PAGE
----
Ed. note: As GOLF’s chief photographer and visual editor, Christian Hafer visits some of the most gorgeous and exclusive golf courses and properties in the world. Here, in his Field Guide, he’ll take you along for the ride. Lucky for us, Christian never leaves home without his camera. Follow Christian Hafer on Instagram here.
Way out west in the tiny town of Holyoke, Co. — population barely over 2,000 — is a cluster of sand dunes over the rippled landscape of the high plains in Eastern Colorado. It’s on this unlikely spot that Ballyneal was built in 2006 by Tom Doak. It’s quickly rising to become one of the Top 100 Courses in the World (ranked 57th, up 29 spots from the previous ranking), but the experience at Ballyneal is easily in the top 10.
While still a private club, the majority of the membership pegs it all over the country. Lodging on site, a massive putting green, and a crazy fun short course complement the championship layout.
But this place is all about the hang, a place where buddies can converge for 36 holes followed by beers on Mulligan’s (the aforementioned short course). A place where you can play hickories for fun. The wind changes direction on a dime. Par-5s can shift from short downhill, downwind, near-birdie guarantees into pure chaos. We played a few matches and picked our tee location — not just box — based on whomever won the last hole. The variety is spectacular. Peg the tee here or there and change the hole dramatically.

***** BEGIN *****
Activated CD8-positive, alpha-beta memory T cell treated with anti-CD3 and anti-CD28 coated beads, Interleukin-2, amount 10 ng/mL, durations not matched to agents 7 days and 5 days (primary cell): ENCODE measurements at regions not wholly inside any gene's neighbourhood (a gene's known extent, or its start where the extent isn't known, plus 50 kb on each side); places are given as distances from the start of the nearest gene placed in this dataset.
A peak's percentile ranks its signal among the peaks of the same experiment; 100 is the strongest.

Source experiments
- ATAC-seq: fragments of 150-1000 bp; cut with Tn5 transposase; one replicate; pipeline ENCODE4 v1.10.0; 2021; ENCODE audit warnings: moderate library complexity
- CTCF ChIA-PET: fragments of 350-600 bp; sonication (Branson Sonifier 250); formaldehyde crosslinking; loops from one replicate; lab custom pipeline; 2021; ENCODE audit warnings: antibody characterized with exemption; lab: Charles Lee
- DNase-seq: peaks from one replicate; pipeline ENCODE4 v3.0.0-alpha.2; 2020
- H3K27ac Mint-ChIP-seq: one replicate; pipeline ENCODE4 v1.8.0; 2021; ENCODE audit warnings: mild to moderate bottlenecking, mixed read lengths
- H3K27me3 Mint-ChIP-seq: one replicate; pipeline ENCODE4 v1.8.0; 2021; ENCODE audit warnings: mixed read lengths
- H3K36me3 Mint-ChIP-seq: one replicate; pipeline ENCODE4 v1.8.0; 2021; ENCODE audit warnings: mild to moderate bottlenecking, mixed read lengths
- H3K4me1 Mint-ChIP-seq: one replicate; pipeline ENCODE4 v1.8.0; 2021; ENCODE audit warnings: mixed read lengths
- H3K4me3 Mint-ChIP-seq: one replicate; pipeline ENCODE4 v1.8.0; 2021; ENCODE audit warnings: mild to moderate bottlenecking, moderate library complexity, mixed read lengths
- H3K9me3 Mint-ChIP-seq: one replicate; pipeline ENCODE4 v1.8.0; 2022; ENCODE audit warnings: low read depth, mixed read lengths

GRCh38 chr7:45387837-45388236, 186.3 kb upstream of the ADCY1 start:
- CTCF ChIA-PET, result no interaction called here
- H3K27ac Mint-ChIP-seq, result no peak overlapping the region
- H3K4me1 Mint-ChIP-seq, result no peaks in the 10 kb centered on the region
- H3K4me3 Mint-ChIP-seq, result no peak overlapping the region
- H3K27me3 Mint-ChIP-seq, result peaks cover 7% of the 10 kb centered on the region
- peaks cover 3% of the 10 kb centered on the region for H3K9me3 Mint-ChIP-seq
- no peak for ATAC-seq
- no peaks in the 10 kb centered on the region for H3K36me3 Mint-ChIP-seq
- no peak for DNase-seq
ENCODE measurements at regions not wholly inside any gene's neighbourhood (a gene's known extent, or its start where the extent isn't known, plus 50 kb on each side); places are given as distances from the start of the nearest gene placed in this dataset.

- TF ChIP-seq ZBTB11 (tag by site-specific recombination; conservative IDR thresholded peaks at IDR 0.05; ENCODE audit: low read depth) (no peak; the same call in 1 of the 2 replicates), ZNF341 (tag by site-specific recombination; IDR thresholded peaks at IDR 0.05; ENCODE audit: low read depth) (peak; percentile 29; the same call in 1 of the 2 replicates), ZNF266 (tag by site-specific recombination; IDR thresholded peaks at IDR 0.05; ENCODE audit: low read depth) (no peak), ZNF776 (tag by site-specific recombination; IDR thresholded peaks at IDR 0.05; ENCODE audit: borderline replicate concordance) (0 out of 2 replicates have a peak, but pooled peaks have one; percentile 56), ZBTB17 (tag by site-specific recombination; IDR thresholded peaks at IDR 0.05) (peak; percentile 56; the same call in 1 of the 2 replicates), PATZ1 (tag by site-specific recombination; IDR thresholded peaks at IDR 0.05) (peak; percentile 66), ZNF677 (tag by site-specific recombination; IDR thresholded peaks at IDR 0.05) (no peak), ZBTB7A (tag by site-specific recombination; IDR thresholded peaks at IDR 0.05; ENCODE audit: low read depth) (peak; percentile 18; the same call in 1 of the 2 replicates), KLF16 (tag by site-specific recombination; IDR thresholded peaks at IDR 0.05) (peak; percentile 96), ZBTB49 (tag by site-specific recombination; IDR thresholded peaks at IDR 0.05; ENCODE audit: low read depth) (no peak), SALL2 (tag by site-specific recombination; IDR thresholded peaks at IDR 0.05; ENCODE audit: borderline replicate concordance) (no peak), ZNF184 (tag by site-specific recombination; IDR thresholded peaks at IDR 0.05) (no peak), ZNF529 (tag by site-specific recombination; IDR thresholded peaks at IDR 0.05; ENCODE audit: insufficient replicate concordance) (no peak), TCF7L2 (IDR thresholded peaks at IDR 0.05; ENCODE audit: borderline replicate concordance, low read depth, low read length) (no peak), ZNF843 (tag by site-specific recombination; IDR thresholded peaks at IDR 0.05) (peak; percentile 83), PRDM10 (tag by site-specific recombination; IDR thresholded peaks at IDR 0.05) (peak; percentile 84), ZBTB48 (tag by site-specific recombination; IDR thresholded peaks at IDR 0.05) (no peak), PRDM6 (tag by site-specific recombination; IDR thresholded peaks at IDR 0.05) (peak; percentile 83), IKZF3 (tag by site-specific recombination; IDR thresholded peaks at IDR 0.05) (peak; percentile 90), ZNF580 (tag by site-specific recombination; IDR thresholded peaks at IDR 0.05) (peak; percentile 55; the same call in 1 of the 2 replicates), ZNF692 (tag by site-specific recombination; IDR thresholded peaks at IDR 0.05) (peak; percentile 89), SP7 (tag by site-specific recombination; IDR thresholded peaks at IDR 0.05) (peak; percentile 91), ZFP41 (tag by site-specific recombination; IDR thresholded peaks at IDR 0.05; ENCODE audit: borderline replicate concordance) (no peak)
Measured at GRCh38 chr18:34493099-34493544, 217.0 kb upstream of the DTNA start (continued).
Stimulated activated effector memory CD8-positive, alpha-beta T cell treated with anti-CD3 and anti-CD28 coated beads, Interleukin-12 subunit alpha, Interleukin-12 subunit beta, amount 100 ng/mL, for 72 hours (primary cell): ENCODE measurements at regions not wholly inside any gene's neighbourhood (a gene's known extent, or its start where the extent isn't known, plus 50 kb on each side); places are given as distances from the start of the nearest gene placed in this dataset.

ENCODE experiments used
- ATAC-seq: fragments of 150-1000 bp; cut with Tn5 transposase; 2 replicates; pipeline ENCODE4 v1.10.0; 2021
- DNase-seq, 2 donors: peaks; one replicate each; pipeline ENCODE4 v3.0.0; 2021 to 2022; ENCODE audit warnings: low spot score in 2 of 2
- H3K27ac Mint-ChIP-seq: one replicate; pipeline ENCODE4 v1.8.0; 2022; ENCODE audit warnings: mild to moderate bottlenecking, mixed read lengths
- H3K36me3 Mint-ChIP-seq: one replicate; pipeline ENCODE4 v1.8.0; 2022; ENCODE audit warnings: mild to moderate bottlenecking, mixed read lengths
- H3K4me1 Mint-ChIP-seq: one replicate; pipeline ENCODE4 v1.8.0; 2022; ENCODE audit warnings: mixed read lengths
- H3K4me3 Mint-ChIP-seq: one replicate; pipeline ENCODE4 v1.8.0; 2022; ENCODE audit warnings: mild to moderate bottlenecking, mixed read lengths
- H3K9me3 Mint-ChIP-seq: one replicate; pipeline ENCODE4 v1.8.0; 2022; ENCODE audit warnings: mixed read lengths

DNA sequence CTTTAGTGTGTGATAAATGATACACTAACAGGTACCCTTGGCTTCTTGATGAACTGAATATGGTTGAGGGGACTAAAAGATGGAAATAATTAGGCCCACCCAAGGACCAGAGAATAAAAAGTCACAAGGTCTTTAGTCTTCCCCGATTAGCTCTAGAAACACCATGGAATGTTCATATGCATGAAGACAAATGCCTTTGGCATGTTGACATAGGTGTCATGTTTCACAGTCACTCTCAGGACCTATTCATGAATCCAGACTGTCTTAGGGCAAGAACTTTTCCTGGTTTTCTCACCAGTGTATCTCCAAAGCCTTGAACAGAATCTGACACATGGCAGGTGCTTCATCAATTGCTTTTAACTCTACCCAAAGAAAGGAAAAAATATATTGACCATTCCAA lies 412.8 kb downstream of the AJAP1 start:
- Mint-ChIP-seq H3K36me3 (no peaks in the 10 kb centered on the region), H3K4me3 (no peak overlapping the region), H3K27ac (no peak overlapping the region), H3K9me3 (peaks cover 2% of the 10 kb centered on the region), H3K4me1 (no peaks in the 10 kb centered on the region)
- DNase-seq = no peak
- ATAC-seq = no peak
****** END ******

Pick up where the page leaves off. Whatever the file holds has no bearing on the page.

The other thing about Ballyneal is the way the ground moves — often subtle, often not. Massive dunes blocking your path or ripples jetting out on the sidehill slopes make for intimidating lies. You’ll need to work the ball in concert with the wind and understand how the ground impacts your shot. It’s a player’s course… probably why I handed over so much cash during my trip.
After golf, the lodges are a great retreat to recover, but the rollicking putting green in the center of the property will be calling your name to settle grudge matches or side bets. Then, when the sun sets, grab one of the club’s glow balls and roll putts at the illuminated pins. Watch the storms roll off in the distance, get up and do it all again the next day. It’s about the golf, and that’s the way it should be.